Firstly, get a recovery tank and the related accessories such as manifold, hoses, 1/4″ fitting, and vacuum pump. Connect the hoses and manage the valves. Drain the Freon only after evacuating the tank and hoses with the help of valves.
How to Recover Freon With Vacuum Pump
Recovering freon from a system requires condensing it out. This section will discuss the systematic way of doing so with a vacuum pump.
Step 1: Get a Recovery Tank
Find yourself a refrigerant recovery tank with 1/4″ fittings. You could make use of a propane tank by emptying all the gas inside. You can try venting the rest into the atmosphere. Remove the original valves and wash the tank with water. Then screw in adapters, a valve, and a 1/4″ fitting. Freon pressures are typically lower than a propane tank’s rated pressure. So, there should be no overloading issue as long as the tank does not get too hot.
Step 2: Gather the Attachments
Get an automotive HVAC manifold that has high/low/vacuum valves. Also, get the hoses and the high/low side Freon couplers. Now get an automotive two-stage vacuum pump to start the main task.
Step 3: Connect the attachments
The next step for you is to connect the three hoses. Connect the low side of the blue hose and coupler to the manifold. Similarly, tie the yellow hose to the recovery tank. Finally, the black vacuum hose connects to the pump.
Step 4: Manage the Valves
Open the tank valve, vacuum valve, and LOW valve. Then close the low Freon coupler.
Step 5: Evacuate the System
Now you have to evacuate the recovery tank and the three hoses. When you are done, close the vacuum valve. Then disconnect the pump and black hose from the gauge. In the meantime, the tank, the manifold, yellow, and blue hoses will be evacuated.
Step 6: Freeze the Tank
Find yourself a chest freezer to freeze the tank. Put the tank inside the freezer and let it freeze all-night. Also, make sure that the system you are working on has cooled down overnight.
Step 7: Start draining Freon
Now close the low valve and attach the low-side coupler to the system. The next thing to do is to open the coupler. Then steadily open the low valve so that the pressure does not exceed the refrigerant’s rated pressure at ambient temperature. This will drain the Freon into the tank through the low-side valve. In the tank, you will see the refrigerant condensing.
Step 8: Block off the Sublimation
Finally, fill a plastic bucket with ice and put the tank in it. Then take it back into the freezer. This will slow down the sublimation. Don’t forget to close all the valves, including tank valves. That’s how you will be done removing Freon from the system.
How Do You Get Freon Out of a Car with a Vacuum Pump?
Getting Freon out of a car air conditioner is similar to the process of removing refringent from a system. First, get a recovery tank with the necessary adapters, valves, fittings. Also get the HVAC manifold, hoses, and couplers. Connect the manifold, vacuum pump, and tank to the respective hoses. Evacuate the tank and hoses and freeze the tank in a chest freezer.
Make sure you do not turn the car on and cool it down as well. Then attach the low side coupler to the car and slowly open the low valve. The pressure must not exceed the refrigerant’s expected pressure in ambient temperature. Just like that, the Freon will be stored in the tank condensing.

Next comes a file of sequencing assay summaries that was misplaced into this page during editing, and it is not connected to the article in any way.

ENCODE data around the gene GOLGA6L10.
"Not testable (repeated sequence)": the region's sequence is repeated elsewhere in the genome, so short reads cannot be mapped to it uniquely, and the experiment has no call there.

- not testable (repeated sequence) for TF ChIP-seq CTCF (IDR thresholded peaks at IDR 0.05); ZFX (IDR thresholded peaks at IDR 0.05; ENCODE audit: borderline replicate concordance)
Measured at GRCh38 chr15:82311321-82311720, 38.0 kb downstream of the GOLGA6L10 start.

Furthermore, you can put the tank into the freezer to slow down the sublimation. That’s how you can remove the refrigerant from your car’s air conditioner.
Can You Recover R134a with a Vacuum Pump?
You can certainly recover R134a with a vacuum pump. R134a is easily recoverable through condensation. The refringent has a pressure of ~150psi at 100F. So, get a recovery tank with a pressure rating of over 300psi. This is to avoid overloading. Just make sure the tank does not get too hot. Gather the manifold, hoses, valves, and vacuum pump.
Connect the hoses to their respective systems. Evacuate the systems and freeze the recovery tank overnight. Manipulate the low side valve to draw out R134a. The expected R134a pressure at ambient temperature is 150psi at most. Slowly open the low valve as you don’t want to exceed that. At the typical freezing temperature, the remaining pressure should be around 6psi.
Frequently Asked Questions
Q: How much does it appropriately cost to recover Freon?
Ans: Without including the taxes and fees, the average cost for refrigerant recovery is between $35 to $44 approximately. The cost may vary with location and other factors.
Q; Does vacuuming air conditioner take out oil?
Ans: Vacuuming air conditioner does not remove oil. Unless you replace the compressor or accumulator, you won’t need to add oil either.
Vacuum pump is a multipurpose tool that allows you to do many works like bleeding a clutch with a vacuum pump, vacuuming the AC system etc. Recovering Freon with a vacuum pump is not an easy task. If you are a shade tree mechanic, you need to maintain even more strictness. The processes mentioned are precise and they need to be executed properly. If you are not confident enough, getting help from a professional would be best.